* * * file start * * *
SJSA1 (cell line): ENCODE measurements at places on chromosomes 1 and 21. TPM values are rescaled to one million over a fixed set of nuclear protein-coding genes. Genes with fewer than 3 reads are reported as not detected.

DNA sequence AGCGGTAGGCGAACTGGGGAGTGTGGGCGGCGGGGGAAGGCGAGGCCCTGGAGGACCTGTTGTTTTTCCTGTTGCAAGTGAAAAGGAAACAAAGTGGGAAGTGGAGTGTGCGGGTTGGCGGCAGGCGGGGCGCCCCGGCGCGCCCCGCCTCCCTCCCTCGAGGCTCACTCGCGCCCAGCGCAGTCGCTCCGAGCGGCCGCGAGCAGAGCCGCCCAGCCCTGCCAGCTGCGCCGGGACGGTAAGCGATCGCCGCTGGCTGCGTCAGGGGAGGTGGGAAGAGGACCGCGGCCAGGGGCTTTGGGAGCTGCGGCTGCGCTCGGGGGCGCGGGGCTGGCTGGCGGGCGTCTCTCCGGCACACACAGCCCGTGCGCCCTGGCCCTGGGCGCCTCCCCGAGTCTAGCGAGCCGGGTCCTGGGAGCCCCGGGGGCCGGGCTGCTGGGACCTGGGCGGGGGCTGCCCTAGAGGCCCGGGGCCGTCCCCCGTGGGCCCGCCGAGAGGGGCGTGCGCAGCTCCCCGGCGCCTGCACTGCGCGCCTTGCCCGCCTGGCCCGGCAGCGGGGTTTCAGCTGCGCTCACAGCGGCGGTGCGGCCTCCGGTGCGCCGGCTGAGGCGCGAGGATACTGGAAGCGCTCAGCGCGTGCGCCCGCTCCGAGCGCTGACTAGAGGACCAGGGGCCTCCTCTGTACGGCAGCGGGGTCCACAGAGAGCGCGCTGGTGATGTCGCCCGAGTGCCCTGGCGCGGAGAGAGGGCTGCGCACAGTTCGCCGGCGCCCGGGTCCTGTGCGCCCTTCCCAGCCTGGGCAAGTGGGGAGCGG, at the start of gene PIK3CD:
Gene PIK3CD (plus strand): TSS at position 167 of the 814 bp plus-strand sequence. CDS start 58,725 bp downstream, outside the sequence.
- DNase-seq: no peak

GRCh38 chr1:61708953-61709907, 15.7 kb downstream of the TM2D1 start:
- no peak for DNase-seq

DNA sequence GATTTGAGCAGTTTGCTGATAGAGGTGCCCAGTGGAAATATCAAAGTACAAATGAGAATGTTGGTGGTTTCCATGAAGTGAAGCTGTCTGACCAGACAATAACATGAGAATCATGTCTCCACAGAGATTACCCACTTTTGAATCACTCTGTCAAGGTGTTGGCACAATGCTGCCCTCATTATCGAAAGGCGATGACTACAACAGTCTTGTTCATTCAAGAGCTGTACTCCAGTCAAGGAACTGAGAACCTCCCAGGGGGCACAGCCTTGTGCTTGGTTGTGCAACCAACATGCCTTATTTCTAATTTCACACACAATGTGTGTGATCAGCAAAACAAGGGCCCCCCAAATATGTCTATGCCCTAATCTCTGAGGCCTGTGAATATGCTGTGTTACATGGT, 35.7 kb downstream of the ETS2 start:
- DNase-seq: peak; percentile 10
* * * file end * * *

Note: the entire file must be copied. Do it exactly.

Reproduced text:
SJSA1 (cell line): ENCODE measurements at places on chromosomes 1 and 21. TPM values are rescaled to one million over a fixed set of nuclear protein-coding genes. Genes with fewer than 3 reads are reported as not detected.

DNA sequence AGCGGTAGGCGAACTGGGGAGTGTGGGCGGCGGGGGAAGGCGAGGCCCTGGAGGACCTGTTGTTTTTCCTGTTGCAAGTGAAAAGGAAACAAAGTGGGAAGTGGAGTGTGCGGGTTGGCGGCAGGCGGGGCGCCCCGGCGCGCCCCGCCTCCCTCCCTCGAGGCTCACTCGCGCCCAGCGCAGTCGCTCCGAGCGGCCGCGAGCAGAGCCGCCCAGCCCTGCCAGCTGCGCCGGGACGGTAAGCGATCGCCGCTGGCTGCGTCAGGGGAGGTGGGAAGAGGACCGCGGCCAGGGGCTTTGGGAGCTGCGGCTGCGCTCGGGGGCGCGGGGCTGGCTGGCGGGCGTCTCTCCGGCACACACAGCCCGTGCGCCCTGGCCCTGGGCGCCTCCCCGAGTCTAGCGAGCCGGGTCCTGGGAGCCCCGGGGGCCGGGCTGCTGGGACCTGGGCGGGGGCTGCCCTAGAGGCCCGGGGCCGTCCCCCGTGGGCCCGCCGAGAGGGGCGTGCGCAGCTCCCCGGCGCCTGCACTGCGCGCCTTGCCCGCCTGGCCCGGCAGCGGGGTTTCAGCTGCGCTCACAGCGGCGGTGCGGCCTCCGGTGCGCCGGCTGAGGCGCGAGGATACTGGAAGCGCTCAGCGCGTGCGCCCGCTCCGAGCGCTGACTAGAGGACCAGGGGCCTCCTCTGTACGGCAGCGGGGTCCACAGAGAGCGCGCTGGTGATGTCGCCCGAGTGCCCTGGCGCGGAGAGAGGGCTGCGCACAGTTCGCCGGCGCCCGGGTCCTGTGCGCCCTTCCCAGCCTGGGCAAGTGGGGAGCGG, at the start of gene PIK3CD:
Gene PIK3CD (plus strand): TSS at position 167 of the 814 bp plus-strand sequence. CDS start 58,725 bp downstream, outside the sequence.
- DNase-seq: no peak

GRCh38 chr1:61708953-61709907, 15.7 kb downstream of the TM2D1 start:
- no peak for DNase-seq

DNA sequence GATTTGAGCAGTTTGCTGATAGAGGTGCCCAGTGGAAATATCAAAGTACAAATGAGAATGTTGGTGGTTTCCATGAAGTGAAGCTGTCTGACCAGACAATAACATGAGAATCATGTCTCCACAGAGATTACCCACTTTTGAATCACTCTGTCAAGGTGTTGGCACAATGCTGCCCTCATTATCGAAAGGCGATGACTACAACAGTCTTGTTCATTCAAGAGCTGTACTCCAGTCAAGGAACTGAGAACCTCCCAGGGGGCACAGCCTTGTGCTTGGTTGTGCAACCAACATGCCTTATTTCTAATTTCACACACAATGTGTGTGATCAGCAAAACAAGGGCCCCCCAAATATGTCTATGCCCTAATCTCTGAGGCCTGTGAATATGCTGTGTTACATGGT, 35.7 kb downstream of the ETS2 start:
- DNase-seq: peak; percentile 10